Porridge-like Tunisian Assida ©Tunisie.co
Assida is an Arabic dish popular in several countries like Algeria, Libya, Tunisia, Saudi Arabia, Eritrea, Oman, Sudan and Yemen, with versions varying according to the country of origin. Assida is usually eaten by hand, and prepared on religious holidays and special occasions like the birth of a baby. Modern versions of Assida include serving the pudding with honey, or pistachio, or date and carob molasses etc. In Sudan, Assida is sometimes served with a tomato based sauce.
Algerian Assida ©jijel.info
In Lebanon, Assida also called Harira is a Beiruti dish prepared for breakfast or as dessert, and commonly enjoyed during cold days of winter. Based on popular folk stories, Assida was originally invented in the Ottoman period by women facing financial constraints. The created dish was not only consistent but also cheap to prepare and loved by the kids. The Beiruti Assida has a pudding consistency similar to “Sahlab” and is usually consumed with “kaak Orchali”- the long kaak cookies covered with sesame.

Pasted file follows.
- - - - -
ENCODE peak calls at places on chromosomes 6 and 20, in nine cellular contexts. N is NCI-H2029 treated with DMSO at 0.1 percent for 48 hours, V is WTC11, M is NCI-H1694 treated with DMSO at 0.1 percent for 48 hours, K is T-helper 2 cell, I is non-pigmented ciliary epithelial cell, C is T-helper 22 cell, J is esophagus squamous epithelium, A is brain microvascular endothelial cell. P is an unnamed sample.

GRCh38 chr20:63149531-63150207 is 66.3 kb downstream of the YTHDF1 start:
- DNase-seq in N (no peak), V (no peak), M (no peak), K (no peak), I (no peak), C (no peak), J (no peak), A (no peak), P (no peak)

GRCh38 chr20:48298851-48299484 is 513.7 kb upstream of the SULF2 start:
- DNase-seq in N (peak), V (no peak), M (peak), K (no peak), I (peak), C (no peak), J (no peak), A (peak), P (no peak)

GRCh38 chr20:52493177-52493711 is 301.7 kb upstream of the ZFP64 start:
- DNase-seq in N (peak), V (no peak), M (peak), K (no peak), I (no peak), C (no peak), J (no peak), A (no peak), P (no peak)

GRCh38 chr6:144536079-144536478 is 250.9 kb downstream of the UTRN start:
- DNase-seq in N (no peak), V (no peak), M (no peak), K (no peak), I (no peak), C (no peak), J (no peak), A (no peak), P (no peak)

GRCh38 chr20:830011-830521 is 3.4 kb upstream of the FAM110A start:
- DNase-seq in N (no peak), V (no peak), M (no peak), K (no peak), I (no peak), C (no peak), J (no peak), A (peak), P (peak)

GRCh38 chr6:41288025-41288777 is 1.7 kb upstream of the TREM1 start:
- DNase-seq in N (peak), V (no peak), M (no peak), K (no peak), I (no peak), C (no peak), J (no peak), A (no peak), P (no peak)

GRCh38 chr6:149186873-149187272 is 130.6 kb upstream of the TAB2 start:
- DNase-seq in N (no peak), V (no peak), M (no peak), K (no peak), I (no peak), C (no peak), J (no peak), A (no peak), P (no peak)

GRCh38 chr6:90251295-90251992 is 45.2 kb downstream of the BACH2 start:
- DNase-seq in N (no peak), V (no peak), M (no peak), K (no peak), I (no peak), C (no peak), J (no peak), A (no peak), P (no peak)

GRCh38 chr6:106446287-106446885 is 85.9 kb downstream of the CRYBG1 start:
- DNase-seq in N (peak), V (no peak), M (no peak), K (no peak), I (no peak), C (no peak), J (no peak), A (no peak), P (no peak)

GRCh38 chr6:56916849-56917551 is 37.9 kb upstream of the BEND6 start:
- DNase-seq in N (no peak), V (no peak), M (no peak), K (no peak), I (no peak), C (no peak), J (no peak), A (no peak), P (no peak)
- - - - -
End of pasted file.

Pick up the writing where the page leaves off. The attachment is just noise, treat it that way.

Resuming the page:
Beiruti Assida makes a wonderful meal on a cold day 🙂
For a healthier option of Assida, replace the butter with vegetable oil and include milk instead of water.
Calories: 510 calories/serving
1 cup of flour
1.5 cups of sugar
65 g of butter
8 cups of water
2 tbsp. of blossom water
- In a big bowl, mix the flour with water until well diluted
- Use a strainer to remove big clots and obtain a homogenous mixture
- In a large cooking pot, add to the flour mixture to the sugar and butter and leave them to a boil
- Keep stirring for around 1 hour until you get a thick consistency
- Add 2 tbsp. of orange blossom water
- Serve hot
A modern version of the Moroccan Assida. It actually looks like “meghle” with its decoration! ©HuffingtonPostMaghreb
Source: The Food Heritage Foundation